Using survey data that was collected by people inside the country, Abdo said there are important differences between revolutionary forces today and those in the past. “We think of Iran as a country that has always been our historical adversary, and I think that one very important characteristic of this part of the opposition is that it's not necessarily anti-American,” she said. “It is an opposition movement that is very focused on reforming Iran from within. We are seeing that the movement is abandoning some of the ideological underpinnings of the revolution, one of which, of course, was Iran's anti-American stance. So the opposition is reconsidering all of these kinds of pillars, that have really perpetuated the Islamic system for 30 years.”
The movement has been moving swiftly in part because of the development of technology. Abdo said the Internet has been a great resource to help bind the demonstrators together and that advanced technology has expedited the movement, allowing those outside of the country to coordinate with those who are inside Iran.
The Iranian government counters this technological advantage by monitoring cell phones and, at times, shutting down the Internet.
There have been three schools of thought about how the United States should deal with Iran, an adversary that could develop nuclear weapons but that also has an opposition movement that could, conceivably, reform the system, Abdo said.
“Some of the more conservative parts of our political establishment argue that the only way to deal with this crisis is to have some sort of targeted or isolated military attack on Iran's nuclear facilities,” Abdo said. “Another argument is to impose crippling sanctions.”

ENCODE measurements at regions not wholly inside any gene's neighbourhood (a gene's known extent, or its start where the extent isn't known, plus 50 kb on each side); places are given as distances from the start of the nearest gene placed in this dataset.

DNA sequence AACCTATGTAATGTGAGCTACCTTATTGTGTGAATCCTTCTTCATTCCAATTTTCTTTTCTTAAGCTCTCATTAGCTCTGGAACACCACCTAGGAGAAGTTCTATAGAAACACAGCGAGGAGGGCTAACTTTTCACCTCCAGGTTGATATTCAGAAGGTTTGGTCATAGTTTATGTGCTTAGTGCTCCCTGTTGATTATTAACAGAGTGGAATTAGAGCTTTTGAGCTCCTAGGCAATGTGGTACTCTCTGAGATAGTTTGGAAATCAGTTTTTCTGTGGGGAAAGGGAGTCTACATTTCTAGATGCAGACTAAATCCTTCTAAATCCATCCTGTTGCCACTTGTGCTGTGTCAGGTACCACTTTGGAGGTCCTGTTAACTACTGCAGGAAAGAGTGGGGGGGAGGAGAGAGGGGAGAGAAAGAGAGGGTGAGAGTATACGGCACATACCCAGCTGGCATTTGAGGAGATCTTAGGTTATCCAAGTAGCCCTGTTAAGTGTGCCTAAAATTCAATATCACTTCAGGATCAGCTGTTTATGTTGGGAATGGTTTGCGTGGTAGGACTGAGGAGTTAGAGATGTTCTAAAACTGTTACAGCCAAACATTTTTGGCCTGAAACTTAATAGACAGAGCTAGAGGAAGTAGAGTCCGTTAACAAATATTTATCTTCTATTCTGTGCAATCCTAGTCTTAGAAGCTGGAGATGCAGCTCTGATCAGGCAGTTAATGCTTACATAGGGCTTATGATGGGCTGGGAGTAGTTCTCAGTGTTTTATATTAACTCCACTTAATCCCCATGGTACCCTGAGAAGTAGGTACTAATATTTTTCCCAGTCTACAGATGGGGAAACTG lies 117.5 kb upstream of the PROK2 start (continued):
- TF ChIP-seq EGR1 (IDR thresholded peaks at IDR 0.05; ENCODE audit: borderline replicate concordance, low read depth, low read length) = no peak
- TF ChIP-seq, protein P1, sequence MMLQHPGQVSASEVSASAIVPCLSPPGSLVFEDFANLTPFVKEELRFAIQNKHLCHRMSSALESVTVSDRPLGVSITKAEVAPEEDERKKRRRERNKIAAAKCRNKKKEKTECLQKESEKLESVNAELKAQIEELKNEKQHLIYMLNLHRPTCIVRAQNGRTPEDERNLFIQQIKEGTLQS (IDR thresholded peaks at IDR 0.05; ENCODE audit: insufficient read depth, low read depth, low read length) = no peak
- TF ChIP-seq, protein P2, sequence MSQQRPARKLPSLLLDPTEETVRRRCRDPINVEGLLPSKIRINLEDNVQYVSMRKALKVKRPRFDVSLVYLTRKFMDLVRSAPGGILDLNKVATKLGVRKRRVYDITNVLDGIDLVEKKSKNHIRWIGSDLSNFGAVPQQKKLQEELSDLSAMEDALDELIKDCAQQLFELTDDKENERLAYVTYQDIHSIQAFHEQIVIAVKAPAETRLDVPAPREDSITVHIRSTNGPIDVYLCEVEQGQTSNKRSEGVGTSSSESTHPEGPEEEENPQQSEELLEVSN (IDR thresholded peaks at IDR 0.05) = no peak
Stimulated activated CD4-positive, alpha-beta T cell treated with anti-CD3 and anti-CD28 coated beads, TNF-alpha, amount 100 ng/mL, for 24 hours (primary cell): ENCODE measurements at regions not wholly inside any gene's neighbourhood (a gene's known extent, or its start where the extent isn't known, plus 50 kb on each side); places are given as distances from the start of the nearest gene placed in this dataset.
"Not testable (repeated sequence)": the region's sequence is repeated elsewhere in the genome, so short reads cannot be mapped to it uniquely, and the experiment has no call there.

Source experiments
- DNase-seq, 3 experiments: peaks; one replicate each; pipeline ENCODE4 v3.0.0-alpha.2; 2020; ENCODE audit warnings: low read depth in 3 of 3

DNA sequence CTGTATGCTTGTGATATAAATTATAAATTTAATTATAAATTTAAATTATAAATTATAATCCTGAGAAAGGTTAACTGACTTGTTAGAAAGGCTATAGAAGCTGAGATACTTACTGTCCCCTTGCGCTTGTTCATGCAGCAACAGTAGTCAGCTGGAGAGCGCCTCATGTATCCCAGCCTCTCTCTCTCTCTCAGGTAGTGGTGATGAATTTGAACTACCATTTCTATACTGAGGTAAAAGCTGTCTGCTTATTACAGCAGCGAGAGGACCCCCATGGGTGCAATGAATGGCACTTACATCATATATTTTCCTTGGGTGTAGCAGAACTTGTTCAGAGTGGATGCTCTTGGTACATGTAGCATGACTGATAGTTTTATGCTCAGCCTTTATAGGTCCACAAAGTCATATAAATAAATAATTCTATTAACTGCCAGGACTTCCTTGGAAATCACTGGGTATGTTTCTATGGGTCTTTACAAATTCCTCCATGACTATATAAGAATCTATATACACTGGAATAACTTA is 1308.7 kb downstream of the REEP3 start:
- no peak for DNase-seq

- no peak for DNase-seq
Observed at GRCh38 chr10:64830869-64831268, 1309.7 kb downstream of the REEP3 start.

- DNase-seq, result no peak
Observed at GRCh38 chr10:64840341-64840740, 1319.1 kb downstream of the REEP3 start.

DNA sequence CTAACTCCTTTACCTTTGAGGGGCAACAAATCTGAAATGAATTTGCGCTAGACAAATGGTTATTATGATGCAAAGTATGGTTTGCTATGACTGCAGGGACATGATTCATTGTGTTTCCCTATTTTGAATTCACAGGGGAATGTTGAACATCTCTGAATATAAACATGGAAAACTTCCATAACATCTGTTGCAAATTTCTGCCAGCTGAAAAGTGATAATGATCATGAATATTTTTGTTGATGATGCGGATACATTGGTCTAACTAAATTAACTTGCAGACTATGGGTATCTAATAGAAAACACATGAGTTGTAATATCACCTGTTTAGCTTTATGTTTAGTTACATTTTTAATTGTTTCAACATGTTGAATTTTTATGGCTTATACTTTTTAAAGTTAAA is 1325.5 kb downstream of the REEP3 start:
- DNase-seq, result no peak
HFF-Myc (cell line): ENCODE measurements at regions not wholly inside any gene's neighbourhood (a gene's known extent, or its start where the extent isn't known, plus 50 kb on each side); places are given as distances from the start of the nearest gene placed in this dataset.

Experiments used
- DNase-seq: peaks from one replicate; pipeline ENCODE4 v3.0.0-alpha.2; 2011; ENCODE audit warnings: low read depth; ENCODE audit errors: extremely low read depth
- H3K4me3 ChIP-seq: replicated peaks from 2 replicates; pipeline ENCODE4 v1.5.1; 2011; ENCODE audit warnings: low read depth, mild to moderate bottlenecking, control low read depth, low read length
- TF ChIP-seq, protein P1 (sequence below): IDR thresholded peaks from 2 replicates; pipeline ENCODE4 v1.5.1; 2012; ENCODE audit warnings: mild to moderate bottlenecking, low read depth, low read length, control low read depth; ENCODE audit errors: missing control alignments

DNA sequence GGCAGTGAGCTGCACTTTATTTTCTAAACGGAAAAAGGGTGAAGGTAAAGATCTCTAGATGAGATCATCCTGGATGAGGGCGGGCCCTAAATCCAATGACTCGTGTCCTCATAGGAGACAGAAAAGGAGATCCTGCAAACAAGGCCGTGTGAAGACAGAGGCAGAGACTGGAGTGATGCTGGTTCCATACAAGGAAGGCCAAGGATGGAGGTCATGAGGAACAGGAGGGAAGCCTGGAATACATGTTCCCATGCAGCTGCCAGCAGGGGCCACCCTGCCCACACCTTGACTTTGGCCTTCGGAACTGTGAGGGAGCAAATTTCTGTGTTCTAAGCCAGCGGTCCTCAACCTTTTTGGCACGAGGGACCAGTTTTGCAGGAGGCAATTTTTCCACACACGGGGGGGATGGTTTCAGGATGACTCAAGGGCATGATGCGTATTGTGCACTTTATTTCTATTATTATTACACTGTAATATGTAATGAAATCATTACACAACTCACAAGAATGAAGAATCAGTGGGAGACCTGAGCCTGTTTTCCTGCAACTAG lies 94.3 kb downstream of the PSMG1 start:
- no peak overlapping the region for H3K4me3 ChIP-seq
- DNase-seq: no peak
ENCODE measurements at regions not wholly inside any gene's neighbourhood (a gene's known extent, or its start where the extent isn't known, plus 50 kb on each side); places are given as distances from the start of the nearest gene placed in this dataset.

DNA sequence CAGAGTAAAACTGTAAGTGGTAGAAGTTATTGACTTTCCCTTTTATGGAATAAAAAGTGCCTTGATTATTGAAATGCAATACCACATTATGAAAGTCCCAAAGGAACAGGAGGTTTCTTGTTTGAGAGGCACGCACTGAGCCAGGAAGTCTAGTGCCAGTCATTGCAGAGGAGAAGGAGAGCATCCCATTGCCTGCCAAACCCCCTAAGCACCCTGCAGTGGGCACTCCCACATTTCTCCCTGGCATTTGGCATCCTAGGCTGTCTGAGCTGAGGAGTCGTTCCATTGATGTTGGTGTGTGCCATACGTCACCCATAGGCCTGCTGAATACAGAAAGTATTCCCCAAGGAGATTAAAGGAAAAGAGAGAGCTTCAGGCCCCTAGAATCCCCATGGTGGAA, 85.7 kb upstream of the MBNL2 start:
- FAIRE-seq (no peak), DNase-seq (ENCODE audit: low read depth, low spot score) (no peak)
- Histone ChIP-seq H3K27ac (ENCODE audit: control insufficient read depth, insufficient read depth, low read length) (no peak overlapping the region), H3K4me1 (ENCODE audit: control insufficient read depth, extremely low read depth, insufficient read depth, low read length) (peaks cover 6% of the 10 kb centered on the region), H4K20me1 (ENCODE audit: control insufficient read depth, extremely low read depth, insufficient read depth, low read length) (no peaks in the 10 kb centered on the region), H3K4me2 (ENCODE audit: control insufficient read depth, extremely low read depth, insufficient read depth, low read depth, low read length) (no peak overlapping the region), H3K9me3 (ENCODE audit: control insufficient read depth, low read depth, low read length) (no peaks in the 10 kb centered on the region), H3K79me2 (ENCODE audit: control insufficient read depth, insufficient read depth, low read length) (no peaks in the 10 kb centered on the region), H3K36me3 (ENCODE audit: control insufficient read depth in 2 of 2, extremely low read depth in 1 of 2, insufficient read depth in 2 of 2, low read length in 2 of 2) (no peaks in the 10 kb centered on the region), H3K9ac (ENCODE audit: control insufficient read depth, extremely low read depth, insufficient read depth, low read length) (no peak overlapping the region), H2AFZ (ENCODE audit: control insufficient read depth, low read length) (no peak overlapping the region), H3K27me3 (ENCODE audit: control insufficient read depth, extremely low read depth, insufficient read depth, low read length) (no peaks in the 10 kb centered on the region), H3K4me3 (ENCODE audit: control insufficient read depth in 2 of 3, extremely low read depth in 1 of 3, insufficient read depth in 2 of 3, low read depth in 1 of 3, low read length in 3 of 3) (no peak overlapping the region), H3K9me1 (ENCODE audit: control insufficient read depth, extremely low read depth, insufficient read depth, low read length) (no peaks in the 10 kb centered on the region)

A third option would combine strategies, she said, for instance imposing sanctions while also trying to indirectly help the opposition through technology, providing “access so that when the regime blocks the Internet, they can still communicate through various satellites and other forms of very advanced technology.”
Abdo said that the U.S. military and current political leaders oppose a military attack on Iran, and so it seems that various non-militaristic strategies will be tried.
The blossoming reform movement in Iran has Abdo hopeful for the future, and she said she believes that within that hope lies a momentous possibility for political reform.
The next Global Agenda talk will take place at 7:30 p.m., Wednesday, April 21, in Mitchell Hall and will feature Maajid Nawaz, who will speak on “Understanding Islamism.”
Nawaz is director of the Quilliam Foundation in London. For 14 years he was involved in the Islamist party Hizb ut-Tahrir in the United Kingdom, Denmark and Pakistan. He served four years in an Egyptian prison where he gradually changed his views until he renounced Islamic ideology for traditional Islam and inclusive politics.
The 2010 Global Agenda speaker series is sponsored by the UD Center for Political Communication and presented by the World Affairs Council of Wilmington, the UD Institute for Global Studies, the Department of Communication and the Department of Political Science and International Relations.
The series is moderated by Ralph Begleiter, director of the Center for Political Communication.
Article by Adam Thomas
Photos by Duane Perry